We all want to make things easier. That’s what the Internet does. And apparently, that’s what mobile applications do better – just ask the fast-growing number of app users. This is the consequence of the switch from desktop and laptops to mobile devices like smartphones and tablets. A recent study by Nielsen showed that an average American adult spend some 34 hours per month using mobile internet on smartphones compared to 27 hours via personal computer. Of that smartphone internet time, mobile apps take up 86% of usage and only 14% access time via the mobile web.
Remember the popular IBM commercial from back in 2000, where actor Avery Brooks acknowledges the pivotal year as the century turns and questions the availability and absence of flying cars, saying we were promised this futuristic invention, looking around the roadways and stating, “I don’t see any flying cars.”
The OnAir box is a clever little device that enables music lovers to turn existing stereos and TVs into connected devices to create a true multi-room music listening experience. From what we’ve seen, not only does it provide simplicity of use, but also delivers a great design while offering a great user experience without the need to upload a single file to the cloud.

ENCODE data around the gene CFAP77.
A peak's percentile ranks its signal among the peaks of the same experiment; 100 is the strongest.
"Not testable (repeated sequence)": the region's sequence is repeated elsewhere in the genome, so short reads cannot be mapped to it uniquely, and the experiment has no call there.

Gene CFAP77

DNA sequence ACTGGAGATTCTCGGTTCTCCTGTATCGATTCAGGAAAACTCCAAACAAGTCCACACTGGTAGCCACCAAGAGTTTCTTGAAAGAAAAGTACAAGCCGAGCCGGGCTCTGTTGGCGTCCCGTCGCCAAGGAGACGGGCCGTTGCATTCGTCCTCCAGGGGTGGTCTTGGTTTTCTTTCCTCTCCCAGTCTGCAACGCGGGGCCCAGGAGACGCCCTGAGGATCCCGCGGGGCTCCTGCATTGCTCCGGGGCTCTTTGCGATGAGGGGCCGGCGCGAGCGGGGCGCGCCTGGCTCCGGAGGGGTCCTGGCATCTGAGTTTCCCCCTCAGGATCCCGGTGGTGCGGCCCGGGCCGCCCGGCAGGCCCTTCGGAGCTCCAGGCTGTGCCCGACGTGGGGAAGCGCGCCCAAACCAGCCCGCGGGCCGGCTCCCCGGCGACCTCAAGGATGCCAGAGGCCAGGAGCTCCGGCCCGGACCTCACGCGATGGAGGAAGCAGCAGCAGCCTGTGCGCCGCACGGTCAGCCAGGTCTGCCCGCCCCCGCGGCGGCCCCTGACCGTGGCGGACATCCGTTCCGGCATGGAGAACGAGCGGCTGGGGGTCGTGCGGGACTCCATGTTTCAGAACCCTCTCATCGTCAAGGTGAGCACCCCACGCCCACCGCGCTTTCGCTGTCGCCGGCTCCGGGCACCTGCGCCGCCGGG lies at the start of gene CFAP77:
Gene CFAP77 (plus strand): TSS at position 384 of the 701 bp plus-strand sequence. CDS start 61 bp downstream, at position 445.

The smart home may be angling for the mainstream, but right now it’s stuck swimming in a niche. Turning lights on automatically and setting thermostats from a smartphone is the stuff geeks revel in now, but for the smart home to reach flooding point, it must transform, not augment, the domestic realm — and it needs to start in the kitchen.
Smartwatches. Galaxy Gear. iWatch.
Name it, and it’s all over the headlines these days. In the tech world, the hype is on these wearable tech timepieces that function more than just telling the time. Think of having a condensed smartphone right on your wrist, having additional functions such as being able to provide weather information, messaging notifications, and other key functionalities that are unique to each brands.
Apps and wearable technology provide the average person the ability to keep track of the daily caloric intake, the distance ran, and even determine how much sleep a person had last night. And that’s just scratching the surface of what’s possible for everyone. MapMyFitness was one of the early fitness apps to devise a way to help the everyday person to keep track of their run easier and efficiently before the health and fitness was fully integrated into the technological world.